An Investment in Babies’ Brains, and Other Columbia Research

A baby over teal background
Kimberly Hall
An investment in babies’ brains

Columbia neuroscientist Kimberly Noble has shown that direct cash payments to low-income families can lead to improvements in young children’s brain development, increasing neuronal activity associated with thinking and learning.

Mind the gap 

Black and white Americans alike underestimate the racial wealth gap in the United States and vastly overestimate the chances of poor Black Americans moving up the economic ladder, according to new research by Shai Davidai of Columbia Business School.

The storms that keep on killing 

Hurricanes are responsible for more deaths in the US than is commonly recognized, according to research by Marianthi-Anna Kioumourtzoglou of the Mailman School of Public Health. She and her colleagues find that in the months following tropical cyclones, thousands of Americans succumb to infectious diseases, stress-related illnesses, and other health problems that can be linked to the weather events.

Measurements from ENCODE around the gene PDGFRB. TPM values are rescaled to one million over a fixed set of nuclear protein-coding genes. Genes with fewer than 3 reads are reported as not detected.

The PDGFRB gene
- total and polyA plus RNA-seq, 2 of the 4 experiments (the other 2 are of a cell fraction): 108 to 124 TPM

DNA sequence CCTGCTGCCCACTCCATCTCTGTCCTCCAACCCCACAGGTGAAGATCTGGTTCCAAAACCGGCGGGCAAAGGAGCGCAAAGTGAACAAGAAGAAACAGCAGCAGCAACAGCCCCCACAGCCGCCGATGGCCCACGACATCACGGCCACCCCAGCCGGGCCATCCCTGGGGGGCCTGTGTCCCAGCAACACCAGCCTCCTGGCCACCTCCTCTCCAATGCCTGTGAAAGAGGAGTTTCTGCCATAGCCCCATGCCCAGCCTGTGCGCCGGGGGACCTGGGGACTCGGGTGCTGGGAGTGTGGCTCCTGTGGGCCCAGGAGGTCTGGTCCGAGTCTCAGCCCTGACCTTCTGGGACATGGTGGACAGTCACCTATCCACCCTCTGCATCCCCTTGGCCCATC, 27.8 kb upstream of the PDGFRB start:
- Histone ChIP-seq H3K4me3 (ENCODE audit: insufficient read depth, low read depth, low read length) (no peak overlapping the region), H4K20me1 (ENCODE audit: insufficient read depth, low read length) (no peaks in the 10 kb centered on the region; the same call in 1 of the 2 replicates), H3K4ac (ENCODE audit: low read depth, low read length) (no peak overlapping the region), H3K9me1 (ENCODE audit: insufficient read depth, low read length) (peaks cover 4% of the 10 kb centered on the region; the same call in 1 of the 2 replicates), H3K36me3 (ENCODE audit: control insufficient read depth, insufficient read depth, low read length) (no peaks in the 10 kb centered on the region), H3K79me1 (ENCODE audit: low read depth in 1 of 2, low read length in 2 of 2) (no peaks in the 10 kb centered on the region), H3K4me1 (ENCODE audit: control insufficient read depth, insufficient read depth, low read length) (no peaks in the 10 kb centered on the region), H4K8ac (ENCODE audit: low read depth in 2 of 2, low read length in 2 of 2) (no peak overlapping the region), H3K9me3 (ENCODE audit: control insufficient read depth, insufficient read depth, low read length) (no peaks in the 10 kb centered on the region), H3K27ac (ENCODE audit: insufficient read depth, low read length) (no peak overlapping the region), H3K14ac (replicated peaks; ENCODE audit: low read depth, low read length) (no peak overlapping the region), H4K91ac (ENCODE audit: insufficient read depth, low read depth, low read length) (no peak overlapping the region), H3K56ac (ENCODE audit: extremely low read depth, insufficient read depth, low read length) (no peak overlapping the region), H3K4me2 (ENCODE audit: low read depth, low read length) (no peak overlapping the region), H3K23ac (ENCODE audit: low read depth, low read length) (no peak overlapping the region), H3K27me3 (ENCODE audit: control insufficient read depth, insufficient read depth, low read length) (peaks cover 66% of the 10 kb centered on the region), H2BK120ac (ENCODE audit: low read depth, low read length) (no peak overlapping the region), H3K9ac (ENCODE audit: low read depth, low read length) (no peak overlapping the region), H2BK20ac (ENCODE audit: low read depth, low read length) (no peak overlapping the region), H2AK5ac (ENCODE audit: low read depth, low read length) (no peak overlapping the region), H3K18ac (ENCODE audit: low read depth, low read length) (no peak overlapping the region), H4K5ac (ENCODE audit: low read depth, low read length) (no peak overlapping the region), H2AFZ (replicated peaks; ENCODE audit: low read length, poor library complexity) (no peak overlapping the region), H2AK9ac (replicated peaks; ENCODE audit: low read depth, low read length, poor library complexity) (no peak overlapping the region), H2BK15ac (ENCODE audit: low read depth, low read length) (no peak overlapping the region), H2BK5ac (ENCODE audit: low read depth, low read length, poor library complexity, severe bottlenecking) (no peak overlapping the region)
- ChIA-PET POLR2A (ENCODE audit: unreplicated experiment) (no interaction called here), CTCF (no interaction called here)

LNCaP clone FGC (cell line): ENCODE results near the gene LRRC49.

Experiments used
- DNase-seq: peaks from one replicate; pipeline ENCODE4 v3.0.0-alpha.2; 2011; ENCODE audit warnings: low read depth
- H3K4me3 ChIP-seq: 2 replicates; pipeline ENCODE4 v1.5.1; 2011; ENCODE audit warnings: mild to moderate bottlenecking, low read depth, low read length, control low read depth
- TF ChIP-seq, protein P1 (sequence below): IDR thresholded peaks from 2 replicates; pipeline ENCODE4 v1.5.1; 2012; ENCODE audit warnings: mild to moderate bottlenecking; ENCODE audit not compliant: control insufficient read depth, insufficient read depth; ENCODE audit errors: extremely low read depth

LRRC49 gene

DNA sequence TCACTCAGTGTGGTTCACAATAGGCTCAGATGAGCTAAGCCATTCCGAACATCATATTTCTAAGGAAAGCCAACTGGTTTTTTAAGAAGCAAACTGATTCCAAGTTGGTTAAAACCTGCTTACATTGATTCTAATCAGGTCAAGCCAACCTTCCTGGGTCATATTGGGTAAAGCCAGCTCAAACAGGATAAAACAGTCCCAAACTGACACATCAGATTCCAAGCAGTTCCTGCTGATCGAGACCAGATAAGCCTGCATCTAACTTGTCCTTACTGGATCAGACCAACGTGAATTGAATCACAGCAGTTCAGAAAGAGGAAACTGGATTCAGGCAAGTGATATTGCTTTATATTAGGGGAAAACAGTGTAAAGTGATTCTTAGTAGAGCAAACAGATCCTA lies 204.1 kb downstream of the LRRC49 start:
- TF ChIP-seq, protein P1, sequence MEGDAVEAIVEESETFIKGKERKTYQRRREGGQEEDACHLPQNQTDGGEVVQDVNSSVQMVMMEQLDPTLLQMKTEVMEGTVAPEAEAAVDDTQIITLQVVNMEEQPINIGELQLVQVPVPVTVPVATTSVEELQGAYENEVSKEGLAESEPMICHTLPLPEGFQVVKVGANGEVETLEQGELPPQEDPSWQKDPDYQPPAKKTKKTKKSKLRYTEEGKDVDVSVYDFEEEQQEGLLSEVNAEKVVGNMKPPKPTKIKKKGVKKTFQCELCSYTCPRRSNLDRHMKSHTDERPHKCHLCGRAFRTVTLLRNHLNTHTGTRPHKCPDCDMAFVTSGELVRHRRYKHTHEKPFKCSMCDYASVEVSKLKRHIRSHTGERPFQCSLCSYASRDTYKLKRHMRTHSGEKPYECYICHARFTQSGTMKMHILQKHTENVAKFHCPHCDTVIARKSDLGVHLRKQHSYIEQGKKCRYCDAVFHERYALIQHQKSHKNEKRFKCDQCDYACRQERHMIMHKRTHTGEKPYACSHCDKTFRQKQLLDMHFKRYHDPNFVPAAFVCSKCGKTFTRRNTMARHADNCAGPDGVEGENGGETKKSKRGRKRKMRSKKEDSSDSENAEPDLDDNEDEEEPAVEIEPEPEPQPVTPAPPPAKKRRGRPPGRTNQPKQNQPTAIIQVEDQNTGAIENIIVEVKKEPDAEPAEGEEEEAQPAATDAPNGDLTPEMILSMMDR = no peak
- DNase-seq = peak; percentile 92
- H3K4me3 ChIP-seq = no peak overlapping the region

Volcanic eruptions explained 

A team of Columbia volcanologists led by Terry Plank ’93GSAS have discovered that the explosive potential of magma inside active volcanoes is determined in part by its water content, with wetter magma possessing more pent-up energy. The scientists say the finding could lead to better eruption forecasting.

Illegal wildlife trade thriving under our nose 

The US has played a major and largely unacknowledged role in the illegal trafficking of tiger body parts for medicinal purposes, with large volumes of tiger parts coming into the country through San Francisco, Dallas, and Atlanta, finds Sarika Khanwilkar, a doctoral student in the Department of Ecology, Evolution, and Evolutionary Biology. She obtained previously unpublished data about US Fish and Wildlife Service seizures through the Freedom of Information Act.

Promoting women leads to less bias

Companies that hire women into senior leadership positions are subsequently less likely to perpetuate gender stereotypes in their external and internal communications, according to a study led by Sandra C. Matz of Columbia Business School.